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‘Radical Son’ rescues story of revolutionary abolitionist

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‘Radical Son’ rescues story of revolutionary abolitionist

Robbin Knight (right), portraying John Laurens, and Kelvin Curtis as Phillip Rivers rehearse “Radical Son,” a one-act play about an unsung hero of the Revolutionary War and one of our first founders to fight slavery.

Local actors and playwrights Clarence Felder and Chris Weatherhead have seized on a historical figure from Charleston’s antebellum period, making John Laurens the protagonist of a new play called “Radical Son,” presented this week by Actors Theatre of South Carolina.

Laurens was the abolitionist son of rice planter and slaveholder Henry Laurens, a member of the Continental Congress and a signatory to the Articles of Confederation, who ran a large slave trading house with his partner Richard Oswald.

The play is “about John Laurens’ passionate fight to end tyranny and slavery in America 90 years before slavery ended,” Weatherhead said. “He was obsessed with the desire to end slavery before the end of the American Revolution. He could not imagine starting a new nation with slavery. He felt we would be the most horrific hypocrites if we did such a thing.”

The writers of “Radical Son” have spent many months researching history and constructing their play.

This year, they held two workshop readings, only to refine the script in their effort to incorporate important historical facts and episodes. It’s the first time Felder and Weatherhead have written together, she said.

She first became interested in John Laurens while doing research for the film “All for Liberty,” another piece set during the Revolutionary War period that Weatherhead directed.

She said she decided Laurens story, not as well-known as his father’s, deserved a theatrical treatment.

John Laurens was a passionate patriot, active in battles against the British and determined to change a socio-economic status quo that depended on slavery, which he deemed immoral and unsustainable. He advocated for the recruitment of slaves into the Continental Army and for their freedom after their service.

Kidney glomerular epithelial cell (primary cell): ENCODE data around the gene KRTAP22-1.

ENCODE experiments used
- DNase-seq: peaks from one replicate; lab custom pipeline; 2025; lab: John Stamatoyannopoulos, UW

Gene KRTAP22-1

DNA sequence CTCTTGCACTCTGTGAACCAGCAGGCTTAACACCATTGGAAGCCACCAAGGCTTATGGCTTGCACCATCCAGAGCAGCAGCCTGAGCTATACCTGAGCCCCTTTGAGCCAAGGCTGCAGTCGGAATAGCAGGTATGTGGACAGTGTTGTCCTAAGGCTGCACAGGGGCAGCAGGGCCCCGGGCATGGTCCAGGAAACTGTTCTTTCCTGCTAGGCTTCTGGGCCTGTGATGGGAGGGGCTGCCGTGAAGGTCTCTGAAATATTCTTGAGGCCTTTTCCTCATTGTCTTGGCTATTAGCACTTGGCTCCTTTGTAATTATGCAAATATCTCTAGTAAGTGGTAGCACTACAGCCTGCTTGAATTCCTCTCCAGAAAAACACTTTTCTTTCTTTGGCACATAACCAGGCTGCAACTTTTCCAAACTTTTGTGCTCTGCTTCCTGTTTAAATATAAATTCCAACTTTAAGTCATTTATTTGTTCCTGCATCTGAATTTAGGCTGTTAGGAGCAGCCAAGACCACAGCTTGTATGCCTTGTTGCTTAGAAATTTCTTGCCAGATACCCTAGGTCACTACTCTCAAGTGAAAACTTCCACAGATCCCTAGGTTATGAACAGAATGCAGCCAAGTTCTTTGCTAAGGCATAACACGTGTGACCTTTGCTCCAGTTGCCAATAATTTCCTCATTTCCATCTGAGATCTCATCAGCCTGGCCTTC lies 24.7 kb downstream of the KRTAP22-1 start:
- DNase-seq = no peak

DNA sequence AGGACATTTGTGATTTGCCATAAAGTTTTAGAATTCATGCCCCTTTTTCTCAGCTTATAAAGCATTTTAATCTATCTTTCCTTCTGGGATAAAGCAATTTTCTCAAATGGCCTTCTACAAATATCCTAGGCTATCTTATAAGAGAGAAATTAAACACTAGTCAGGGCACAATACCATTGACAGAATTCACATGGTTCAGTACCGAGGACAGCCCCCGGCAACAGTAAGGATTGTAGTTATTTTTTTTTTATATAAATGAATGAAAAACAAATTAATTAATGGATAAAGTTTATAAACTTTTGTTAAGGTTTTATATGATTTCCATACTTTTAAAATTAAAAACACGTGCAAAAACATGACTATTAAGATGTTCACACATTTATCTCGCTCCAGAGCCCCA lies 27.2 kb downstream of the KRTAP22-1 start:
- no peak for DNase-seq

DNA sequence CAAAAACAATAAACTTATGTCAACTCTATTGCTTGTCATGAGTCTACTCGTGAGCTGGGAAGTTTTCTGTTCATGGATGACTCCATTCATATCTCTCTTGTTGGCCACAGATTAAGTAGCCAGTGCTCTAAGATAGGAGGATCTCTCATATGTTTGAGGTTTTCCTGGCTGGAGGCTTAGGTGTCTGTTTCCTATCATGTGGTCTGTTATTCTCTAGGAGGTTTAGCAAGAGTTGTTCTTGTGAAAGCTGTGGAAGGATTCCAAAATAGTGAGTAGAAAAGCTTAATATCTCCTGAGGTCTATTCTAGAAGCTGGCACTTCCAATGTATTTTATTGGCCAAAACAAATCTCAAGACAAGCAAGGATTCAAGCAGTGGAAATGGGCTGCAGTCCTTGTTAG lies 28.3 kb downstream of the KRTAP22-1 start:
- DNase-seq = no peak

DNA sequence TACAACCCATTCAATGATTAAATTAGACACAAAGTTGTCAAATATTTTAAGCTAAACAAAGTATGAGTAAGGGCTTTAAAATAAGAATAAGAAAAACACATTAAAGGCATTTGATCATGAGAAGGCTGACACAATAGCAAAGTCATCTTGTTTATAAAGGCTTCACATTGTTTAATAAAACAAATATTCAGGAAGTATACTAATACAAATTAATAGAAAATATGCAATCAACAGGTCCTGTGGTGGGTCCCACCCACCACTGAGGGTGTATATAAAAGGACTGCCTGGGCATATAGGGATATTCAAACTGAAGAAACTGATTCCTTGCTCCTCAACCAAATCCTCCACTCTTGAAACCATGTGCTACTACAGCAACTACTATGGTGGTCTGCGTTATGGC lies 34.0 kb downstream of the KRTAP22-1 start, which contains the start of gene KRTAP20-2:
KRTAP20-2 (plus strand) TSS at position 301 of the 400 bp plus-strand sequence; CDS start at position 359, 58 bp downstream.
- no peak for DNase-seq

The young Laurens was made an aide-de-camp to General George Washington, holding the rank of lieutenant colonel. He fought in several important battles, helped secure support from France and was killed in August 1782 in the Battle of the Combahee River.

He was far from perfect, Weatherhead noted. He made mistakes in battle and left behind a pregnant wife. But imperfection makes for a more interesting theatrical hero.

“But as heroes go, this kid deserves some credit for throwing his body on the machinery (of slavery) 90 years before it stopped here,” Weatherhead said.

John Laurens was an especially dedicated soldier and patriot.

“If you believe in something that is right, you have to be willing to die for it,” she said. “There are certain things in life that are worth dying for.”

After his son’s death, Henry Laurens freed his slaves and became something of a recluse, Weatherhead said.

And now Laurens’ story will be presented on the stage of Threshold Repertory Theatre starting Friday. (A preview is scheduled for Thursday.) “It’s a little over an hour, but it goes like a freight train,” Weatherhead said.

The cast includes Felder as Henry Laurens; Robbin Knight as John Lauren; Adam Miles as Thomas Day, Thomas Jefferson and Dr. Evan Edwards; Elizabeth Leigh Watson as Elizabeth Futterel; and Kelvin Curtis as Phillip Rivers.

“Radical Son” runs Thursday-Oct. 17 at Threshold Repertory Theatre downtown.

Reach Adam Parker at (843) 937-5902. Follow him at facebook.com/aparkerwriter.

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